What Elements Are Needed to Prove Battery?
- There were 1.28 million violent crimes across the country in 2017.
- The rate of violent crimes has steadily decreased since the 1990s.
When you’re charged with any type of crime in Atlanta, you have reason to be frightened, overwhelmed and anxious. If you are convicted of the crime you’re charged with, there will be lasting consequences. You may face jail time, not to mention stiff fines, court costs, and other fees.
As Atlanta battery defense attorneys, we know that you are looking for somewhere to turn. Hawkins Spizman Kilgo is here for you and will stand up for your rights.
We understand that part of your emotional turmoil lies in the unknown. You may not understand exactly what battery is or what it means if you are found guilty. When you take the time to become informed, you are better able to work closely with your legal advocate to fight the charges against you.
If you have been charged with battery in Atlanta, the prosecutor will be tasked with providing several elements in order to secure a judgment. Here is what you need to know about battery in Georgia.
What Is Battery?
Georgia Code 16-5-23.1 outlines the definition of battery. According to the law, a person commits battery when they intentionally make physical contact of a provoking or insulting nature against someone else. They may also have intentionally caused visible bodily harm to the victim. Visible injury in the case of battery means an obvious sign of violence like a contusion, swollen lips, and cuts.
Hidden signs like internal bleeding aren’t visible, but they’re still injuries and may be grounds for a battery charge, depending on the unique circumstances of the situation. Georgia typically doesn’t count emotional or mental abuse as a form of battery, like some other states do. There are exceptions, of course, but the victim in most cases must have apparent physical harm.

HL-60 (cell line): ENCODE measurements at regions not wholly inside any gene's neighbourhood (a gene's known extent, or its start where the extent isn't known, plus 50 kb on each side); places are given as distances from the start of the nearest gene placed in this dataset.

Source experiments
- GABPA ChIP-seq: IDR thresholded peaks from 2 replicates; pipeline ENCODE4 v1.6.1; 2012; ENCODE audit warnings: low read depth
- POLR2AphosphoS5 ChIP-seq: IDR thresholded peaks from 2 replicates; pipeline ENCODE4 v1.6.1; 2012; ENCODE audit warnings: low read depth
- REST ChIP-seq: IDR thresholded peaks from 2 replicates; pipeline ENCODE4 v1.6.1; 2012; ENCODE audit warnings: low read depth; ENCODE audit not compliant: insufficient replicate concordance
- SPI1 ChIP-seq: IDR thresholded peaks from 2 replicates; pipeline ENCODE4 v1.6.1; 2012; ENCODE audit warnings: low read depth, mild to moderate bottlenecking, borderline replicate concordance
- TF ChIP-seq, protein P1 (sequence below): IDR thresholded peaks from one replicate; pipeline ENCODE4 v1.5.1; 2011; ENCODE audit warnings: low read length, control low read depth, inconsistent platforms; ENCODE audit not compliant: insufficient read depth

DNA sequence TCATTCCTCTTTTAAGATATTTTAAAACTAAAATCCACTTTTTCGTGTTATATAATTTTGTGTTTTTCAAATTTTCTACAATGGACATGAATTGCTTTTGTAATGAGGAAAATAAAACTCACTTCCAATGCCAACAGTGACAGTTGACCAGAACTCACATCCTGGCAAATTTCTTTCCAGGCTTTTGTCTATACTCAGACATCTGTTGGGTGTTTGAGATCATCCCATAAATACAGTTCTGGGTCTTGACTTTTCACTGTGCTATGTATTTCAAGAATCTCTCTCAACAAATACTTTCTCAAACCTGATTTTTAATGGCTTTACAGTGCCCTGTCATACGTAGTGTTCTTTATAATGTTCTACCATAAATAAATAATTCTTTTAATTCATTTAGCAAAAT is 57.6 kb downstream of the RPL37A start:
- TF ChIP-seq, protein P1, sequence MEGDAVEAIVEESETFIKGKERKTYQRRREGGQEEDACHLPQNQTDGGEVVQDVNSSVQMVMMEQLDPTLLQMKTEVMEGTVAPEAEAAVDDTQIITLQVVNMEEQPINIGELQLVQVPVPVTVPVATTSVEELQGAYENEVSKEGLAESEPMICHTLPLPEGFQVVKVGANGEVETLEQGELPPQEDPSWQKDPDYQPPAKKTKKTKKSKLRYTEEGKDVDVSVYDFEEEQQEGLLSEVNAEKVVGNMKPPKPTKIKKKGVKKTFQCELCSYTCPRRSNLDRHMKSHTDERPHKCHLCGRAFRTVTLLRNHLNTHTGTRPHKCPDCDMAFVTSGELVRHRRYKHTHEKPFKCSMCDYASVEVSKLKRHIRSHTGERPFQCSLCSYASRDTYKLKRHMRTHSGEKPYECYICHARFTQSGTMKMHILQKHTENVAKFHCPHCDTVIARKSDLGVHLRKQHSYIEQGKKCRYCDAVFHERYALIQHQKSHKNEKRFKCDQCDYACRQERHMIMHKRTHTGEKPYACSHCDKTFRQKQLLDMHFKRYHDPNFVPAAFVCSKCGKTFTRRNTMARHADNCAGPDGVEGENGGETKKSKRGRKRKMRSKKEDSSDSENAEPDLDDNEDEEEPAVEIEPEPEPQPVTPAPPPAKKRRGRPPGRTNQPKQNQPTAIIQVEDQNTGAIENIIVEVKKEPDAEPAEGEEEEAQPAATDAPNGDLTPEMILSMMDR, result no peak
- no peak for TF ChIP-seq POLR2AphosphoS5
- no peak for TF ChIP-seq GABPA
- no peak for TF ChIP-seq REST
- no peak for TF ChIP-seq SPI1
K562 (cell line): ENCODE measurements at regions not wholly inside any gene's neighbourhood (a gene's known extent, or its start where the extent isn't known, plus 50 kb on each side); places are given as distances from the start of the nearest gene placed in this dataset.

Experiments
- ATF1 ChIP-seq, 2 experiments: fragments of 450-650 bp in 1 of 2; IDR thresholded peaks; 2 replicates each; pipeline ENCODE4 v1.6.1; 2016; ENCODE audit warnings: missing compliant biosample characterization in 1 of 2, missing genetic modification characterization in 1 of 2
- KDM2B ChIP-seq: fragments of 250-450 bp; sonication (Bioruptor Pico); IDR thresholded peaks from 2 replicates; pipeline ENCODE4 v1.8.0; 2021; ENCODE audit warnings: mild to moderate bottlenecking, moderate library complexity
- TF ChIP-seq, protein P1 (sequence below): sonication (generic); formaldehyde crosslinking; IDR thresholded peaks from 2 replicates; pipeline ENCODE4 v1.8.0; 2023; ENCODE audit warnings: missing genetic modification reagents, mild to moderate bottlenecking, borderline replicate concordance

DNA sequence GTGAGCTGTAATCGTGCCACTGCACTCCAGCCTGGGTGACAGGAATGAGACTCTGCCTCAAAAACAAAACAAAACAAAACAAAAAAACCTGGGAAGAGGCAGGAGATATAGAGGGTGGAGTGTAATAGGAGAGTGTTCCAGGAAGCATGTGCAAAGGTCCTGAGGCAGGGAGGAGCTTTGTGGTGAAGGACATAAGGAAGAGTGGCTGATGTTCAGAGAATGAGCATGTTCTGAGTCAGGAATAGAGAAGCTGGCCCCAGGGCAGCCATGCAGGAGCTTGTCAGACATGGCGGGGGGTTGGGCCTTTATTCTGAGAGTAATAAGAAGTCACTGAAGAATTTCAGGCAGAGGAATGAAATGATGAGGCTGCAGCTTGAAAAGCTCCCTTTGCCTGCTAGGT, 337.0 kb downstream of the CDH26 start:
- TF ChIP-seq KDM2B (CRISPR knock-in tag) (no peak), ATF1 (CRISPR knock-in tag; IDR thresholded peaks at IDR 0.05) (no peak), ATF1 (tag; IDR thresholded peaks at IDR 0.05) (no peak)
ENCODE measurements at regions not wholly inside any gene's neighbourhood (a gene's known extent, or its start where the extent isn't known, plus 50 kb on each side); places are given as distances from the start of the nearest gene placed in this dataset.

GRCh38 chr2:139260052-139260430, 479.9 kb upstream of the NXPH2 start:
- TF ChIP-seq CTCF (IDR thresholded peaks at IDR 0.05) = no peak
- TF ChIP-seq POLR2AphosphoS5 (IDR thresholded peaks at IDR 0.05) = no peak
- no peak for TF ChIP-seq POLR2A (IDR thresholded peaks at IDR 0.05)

Assault is NOT Battery
People often use the term “assault and battery” to describe certain crimes. It’s important to understand that Georgia holds these two offenses as being separate. In other words: Battery is not assault.
In order for a person to be charged with assault, they must have intended to cause apprehension to a victim and that the victim did believe that a harmful act was about to occur.
Elements Needed to Prove Battery
There are four things that a prosecutor must be able to prove in order for a person to be convicted of battery: intent, contact, harm and damages. Let’s take a closer look at all four.
There only needs to be general intent to be convicted of battery. What this mean is that the person didn’t have to intend a specific harm. They only had to commit some act that resulted in unwanted contact. Under the law, recklessness and gross negligence can both result in a charge of battery.
The person who was struck may not have been the intended party. For example, when a bar fight breaks out, a person may try to punch another. The intended victim may duck of sway, and the perpetrator may ultimately strike a third party. The perpetrator could be charged with assault for the first victim and battery for the second.
There must have been some type of contact for a battery charge to stick. This rule also applies to the extended person. In other words, if a person is wearing something or holding something, their physical body doesn’t have to be touched when the perpetrator pulls or yanks the object away.
The condition also applies if a perpetrator spits in someone’s drink. For example, if you are in an argument with someone and they spit in your cup of tea, you can press battery charges.
There technically doesn’t have to be any harm present. A person must simply prove that the alleged perpetrator made unpermitted contact with their person in an offensive manner.
Damages don’t have to be proven for a criminal case, but they do for a civil case. A person can’t be compensated if they haven’t been forced to deal with physical or emotional recovery or property damage.
It’s also important to note that some cases of medical malpractice center around battery. If a person receives an unauthorized treatment or wasn’t able to provide informed consent, they may file a civil lawsuit if they choose to do so. Whether or not the person benefited from the procedure is inconsequential.
Our Atlanta Battery Defense Attorneys are Here for You
When you are charged with any crime, you stand the chance of being sent to jail or prison, charged fines depending on the severity of the conviction, and may have to pay restitution to the victim. Your job could be in jeopardy, your good reputation could be ruined, and your future may ultimately take another course.
If you have been charged with battery, don’t attempt to defend yourself. It takes a knowledgeable advocate to help reduce or mitigate the consequences you are facing.
At Hawkins Spizman Kilgo, we have a team of Atlanta battery defense lawyers ready to represent you. We have years of experience representing people against criminal charges and have built a solid foundation in the city.
Our clients can attest to our capabilities and frequently review us to family. Call our office today to schedule your free case evaluation and discover more about how we can assist you.